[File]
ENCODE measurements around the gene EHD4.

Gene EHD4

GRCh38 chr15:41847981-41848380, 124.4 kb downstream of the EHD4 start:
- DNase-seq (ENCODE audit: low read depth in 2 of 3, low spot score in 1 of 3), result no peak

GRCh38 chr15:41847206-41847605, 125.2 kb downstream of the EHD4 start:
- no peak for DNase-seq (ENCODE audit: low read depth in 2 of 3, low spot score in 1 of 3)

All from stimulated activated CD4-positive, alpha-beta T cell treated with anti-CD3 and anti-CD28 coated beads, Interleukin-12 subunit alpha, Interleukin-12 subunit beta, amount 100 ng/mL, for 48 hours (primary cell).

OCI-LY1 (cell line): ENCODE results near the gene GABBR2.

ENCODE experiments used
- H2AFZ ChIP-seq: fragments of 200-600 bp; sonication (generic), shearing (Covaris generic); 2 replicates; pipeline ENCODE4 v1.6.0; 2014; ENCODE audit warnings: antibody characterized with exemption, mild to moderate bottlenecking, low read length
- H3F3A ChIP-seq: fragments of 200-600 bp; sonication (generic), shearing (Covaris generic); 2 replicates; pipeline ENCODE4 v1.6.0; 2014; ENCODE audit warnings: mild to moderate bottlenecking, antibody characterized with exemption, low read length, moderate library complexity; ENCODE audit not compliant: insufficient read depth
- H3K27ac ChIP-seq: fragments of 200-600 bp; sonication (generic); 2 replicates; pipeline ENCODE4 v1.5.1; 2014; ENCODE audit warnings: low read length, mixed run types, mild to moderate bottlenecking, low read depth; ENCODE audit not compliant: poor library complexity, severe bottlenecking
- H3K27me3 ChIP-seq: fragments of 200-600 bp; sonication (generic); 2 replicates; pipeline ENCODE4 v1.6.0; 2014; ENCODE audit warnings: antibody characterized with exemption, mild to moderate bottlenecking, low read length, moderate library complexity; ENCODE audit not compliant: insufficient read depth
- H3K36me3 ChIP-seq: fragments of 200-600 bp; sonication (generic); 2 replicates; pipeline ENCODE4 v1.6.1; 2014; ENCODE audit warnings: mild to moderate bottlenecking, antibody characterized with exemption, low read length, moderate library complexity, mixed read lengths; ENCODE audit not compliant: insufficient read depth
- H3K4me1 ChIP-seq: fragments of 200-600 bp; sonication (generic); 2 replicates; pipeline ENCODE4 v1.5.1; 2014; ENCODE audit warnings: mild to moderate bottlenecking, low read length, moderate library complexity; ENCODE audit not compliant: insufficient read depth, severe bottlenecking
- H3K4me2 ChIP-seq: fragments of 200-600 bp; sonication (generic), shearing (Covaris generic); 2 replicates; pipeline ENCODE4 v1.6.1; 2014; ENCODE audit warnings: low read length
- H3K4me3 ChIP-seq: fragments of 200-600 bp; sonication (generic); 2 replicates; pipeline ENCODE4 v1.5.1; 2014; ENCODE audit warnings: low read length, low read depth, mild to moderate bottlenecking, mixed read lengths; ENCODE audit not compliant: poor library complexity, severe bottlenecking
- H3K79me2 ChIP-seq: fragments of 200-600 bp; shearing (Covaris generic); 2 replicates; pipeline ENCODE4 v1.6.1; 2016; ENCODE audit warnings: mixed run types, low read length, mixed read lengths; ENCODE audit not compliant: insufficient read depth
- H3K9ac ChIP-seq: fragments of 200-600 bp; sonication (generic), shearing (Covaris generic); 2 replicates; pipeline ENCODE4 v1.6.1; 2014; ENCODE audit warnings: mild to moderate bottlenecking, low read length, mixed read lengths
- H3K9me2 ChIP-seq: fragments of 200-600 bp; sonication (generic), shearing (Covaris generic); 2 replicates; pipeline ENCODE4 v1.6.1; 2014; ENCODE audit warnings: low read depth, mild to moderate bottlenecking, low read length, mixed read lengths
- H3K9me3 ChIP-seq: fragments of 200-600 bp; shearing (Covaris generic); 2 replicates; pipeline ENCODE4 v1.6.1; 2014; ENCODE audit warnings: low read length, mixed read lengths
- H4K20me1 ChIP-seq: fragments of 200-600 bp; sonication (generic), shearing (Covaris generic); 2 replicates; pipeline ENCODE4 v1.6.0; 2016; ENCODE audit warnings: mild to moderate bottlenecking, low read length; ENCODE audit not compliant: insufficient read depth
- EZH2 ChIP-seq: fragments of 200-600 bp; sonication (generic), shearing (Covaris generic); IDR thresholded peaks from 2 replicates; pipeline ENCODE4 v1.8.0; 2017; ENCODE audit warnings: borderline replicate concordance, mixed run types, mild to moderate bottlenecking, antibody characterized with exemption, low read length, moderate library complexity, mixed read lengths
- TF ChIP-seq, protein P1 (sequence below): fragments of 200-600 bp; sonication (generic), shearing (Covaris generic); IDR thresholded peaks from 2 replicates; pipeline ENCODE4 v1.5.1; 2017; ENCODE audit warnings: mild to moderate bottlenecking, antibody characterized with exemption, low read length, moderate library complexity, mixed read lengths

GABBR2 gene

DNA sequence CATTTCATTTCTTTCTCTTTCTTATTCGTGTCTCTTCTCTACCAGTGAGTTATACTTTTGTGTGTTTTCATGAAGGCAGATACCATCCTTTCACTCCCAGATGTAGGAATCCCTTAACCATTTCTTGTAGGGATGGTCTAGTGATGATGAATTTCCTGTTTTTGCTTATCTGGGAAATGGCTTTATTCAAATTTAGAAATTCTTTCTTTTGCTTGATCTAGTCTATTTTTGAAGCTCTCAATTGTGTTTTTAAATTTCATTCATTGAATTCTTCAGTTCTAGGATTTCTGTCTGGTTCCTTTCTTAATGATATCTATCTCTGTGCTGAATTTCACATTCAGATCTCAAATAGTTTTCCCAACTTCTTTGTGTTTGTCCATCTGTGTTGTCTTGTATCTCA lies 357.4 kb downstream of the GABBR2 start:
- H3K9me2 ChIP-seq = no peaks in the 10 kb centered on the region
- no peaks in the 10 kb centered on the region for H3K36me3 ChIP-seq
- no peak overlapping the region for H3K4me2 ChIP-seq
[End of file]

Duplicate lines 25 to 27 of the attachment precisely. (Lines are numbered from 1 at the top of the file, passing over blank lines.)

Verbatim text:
GABBR2 gene

DNA sequence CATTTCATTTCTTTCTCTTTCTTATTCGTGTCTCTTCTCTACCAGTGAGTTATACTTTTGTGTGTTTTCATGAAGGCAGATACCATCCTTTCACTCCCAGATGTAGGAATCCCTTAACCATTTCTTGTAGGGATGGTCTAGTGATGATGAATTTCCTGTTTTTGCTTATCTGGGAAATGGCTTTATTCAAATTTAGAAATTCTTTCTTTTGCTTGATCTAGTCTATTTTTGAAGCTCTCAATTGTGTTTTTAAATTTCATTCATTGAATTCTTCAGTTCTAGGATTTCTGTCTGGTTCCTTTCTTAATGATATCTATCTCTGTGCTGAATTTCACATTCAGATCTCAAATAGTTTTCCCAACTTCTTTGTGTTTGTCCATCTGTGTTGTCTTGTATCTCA lies 357.4 kb downstream of the GABBR2 start:
- H3K9me2 ChIP-seq = no peaks in the 10 kb centered on the region